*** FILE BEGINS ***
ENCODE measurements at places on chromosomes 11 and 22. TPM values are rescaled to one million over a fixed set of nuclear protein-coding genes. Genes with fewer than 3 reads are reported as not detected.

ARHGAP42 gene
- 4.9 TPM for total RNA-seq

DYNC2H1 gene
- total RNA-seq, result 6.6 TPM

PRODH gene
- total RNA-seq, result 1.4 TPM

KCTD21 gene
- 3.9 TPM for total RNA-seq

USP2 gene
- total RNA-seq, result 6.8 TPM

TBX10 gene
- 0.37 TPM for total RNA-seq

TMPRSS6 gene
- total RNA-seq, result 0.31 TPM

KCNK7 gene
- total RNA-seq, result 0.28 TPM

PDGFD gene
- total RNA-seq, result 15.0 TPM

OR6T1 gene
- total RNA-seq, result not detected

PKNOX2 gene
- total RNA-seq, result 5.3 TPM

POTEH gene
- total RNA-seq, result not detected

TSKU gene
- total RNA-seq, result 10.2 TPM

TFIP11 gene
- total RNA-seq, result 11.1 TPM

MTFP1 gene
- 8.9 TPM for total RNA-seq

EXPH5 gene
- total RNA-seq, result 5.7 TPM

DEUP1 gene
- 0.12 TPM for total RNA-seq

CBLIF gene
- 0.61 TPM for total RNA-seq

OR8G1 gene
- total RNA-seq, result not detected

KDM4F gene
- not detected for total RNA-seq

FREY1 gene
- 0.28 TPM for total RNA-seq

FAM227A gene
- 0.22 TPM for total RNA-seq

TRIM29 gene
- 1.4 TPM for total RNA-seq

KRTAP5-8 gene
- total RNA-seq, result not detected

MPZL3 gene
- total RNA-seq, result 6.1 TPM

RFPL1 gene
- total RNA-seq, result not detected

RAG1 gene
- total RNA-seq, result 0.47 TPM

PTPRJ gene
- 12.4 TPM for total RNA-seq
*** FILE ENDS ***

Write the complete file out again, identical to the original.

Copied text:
ENCODE measurements at places on chromosomes 11 and 22. TPM values are rescaled to one million over a fixed set of nuclear protein-coding genes. Genes with fewer than 3 reads are reported as not detected.

ARHGAP42 gene
- 4.9 TPM for total RNA-seq

DYNC2H1 gene
- total RNA-seq, result 6.6 TPM

PRODH gene
- total RNA-seq, result 1.4 TPM

KCTD21 gene
- 3.9 TPM for total RNA-seq

USP2 gene
- total RNA-seq, result 6.8 TPM

TBX10 gene
- 0.37 TPM for total RNA-seq

TMPRSS6 gene
- total RNA-seq, result 0.31 TPM

KCNK7 gene
- total RNA-seq, result 0.28 TPM

PDGFD gene
- total RNA-seq, result 15.0 TPM

OR6T1 gene
- total RNA-seq, result not detected

PKNOX2 gene
- total RNA-seq, result 5.3 TPM

POTEH gene
- total RNA-seq, result not detected

TSKU gene
- total RNA-seq, result 10.2 TPM

TFIP11 gene
- total RNA-seq, result 11.1 TPM

MTFP1 gene
- 8.9 TPM for total RNA-seq

EXPH5 gene
- total RNA-seq, result 5.7 TPM

DEUP1 gene
- 0.12 TPM for total RNA-seq

CBLIF gene
- 0.61 TPM for total RNA-seq

OR8G1 gene
- total RNA-seq, result not detected

KDM4F gene
- not detected for total RNA-seq

FREY1 gene
- 0.28 TPM for total RNA-seq

FAM227A gene
- 0.22 TPM for total RNA-seq

TRIM29 gene
- 1.4 TPM for total RNA-seq

KRTAP5-8 gene
- total RNA-seq, result not detected

MPZL3 gene
- total RNA-seq, result 6.1 TPM

RFPL1 gene
- total RNA-seq, result not detected

RAG1 gene
- total RNA-seq, result 0.47 TPM

PTPRJ gene
- 12.4 TPM for total RNA-seq